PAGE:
The so-called ‘bedroom tax’ unlawfully discriminates against vulnerable victims of domestic violence, the European Court of Human Rights (ECHR) has ruled.
The case of J.D. and A v. the United Kingdom (applications nos. 32949/17 and 34614/17) concerned the applicants’ complaint that rules on housing benefit in the social housing sector discriminated against them because of their particular situations: the first applicant cared for a disabled daughter while the second was a victim of domestic violence. Both live in specially adapted homes.
The Court held that the applicants were particularly prejudiced by the measure, which leads to a reduction in rental subsidy if occupants have more bedrooms than they are entitled to under the legislation, with the aim of incentivising them to move house.
It concluded that Discretionary Housing Payments (DHPs), which can make up shortfalls in rent, allowed it to find that the difference in treatment in the first applicant’s case was justified.
However, that was not the case for the second applicant, who lives with her son in a three-bedroom property which has been specially adapted for them by the police.
The ECHR said she was part of another scheme (a Sanctuary Scheme) whose aim was to allow victims of domestic violence to remain in their homes and the DHPs could not resolve the conflict between that aim and the aim of the bedroom tax, which was to incentivise her to move.
A's legal team - comprising Karon Monaghan QC of Matrix Chambers, Caoilfhionn Gallagher QC and Katie O’Byrne of Doughty Street Chambers (instructed by Rebekah Carrier and Ann Bevington of Hopkin Murray Beskine) - said the ECHR had clarified the legal test applicable to discrimination claims in social security cases.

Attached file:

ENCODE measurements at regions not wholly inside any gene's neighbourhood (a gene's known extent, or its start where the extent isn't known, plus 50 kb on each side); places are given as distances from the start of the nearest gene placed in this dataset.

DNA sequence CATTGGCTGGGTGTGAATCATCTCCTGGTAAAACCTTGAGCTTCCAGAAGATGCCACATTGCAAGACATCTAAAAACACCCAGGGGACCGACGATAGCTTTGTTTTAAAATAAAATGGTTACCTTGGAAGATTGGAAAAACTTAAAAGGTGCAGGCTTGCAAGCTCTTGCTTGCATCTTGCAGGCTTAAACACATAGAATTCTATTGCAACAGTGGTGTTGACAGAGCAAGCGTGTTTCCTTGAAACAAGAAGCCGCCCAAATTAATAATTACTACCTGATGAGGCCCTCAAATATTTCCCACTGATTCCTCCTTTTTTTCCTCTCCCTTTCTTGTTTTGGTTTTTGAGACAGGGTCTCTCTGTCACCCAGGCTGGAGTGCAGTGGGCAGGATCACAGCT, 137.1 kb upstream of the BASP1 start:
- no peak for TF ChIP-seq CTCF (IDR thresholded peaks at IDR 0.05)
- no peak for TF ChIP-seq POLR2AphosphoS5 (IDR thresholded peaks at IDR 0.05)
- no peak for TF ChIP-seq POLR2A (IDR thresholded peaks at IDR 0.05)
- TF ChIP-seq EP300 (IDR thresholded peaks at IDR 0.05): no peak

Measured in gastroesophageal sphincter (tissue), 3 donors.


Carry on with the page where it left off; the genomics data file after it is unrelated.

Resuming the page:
Ann Bevington said: “These changes to housing benefit have had a catastrophic impact upon vulnerable people across the country. Our client, whose life is at risk, has suffered great anxiety as a result of the bedroom tax and the uncertainty about this case.....She is delighted that after such a long battle, the European Court of Human Rights has recognised the impact that the bedroom tax is having on her and others like her.
“An investment has been made in keeping these vulnerable women safe and to move families in these circumstances out of their homes is a false economy as it will cost further money to provide security as the new property, and this may provide a reduced level of safety, putting them at risk. It is important to remember that on average two women every week are killed by a current or former partner in England and Wales – protecting abused women and their children is a matter of life and death, and we should always remember this.
“We now call on the Secretary of State to take swift action in response to this ruling, and to change the rules to exempt from the bedroom tax the small but extremely vulnerable class of women and children who need the safety of a sanctuary scheme whilst they try to rebuild their lives after surviving domestic violence.”
The Supreme Court by a 5-2 majority had in November 2016 found for the Secretary of State, allowing his appeal and dismissed A’s cross appeal over the rejection of her Equality Act claim.
Lord Toulson said: “….For as long as A, and others in a similar situation, are in need of the protection of sanctuary scheme housing, they must of course receive it; but that does not require the court to hold that A has a valid claim against the Secretary of State for unlawful sex discrimination.”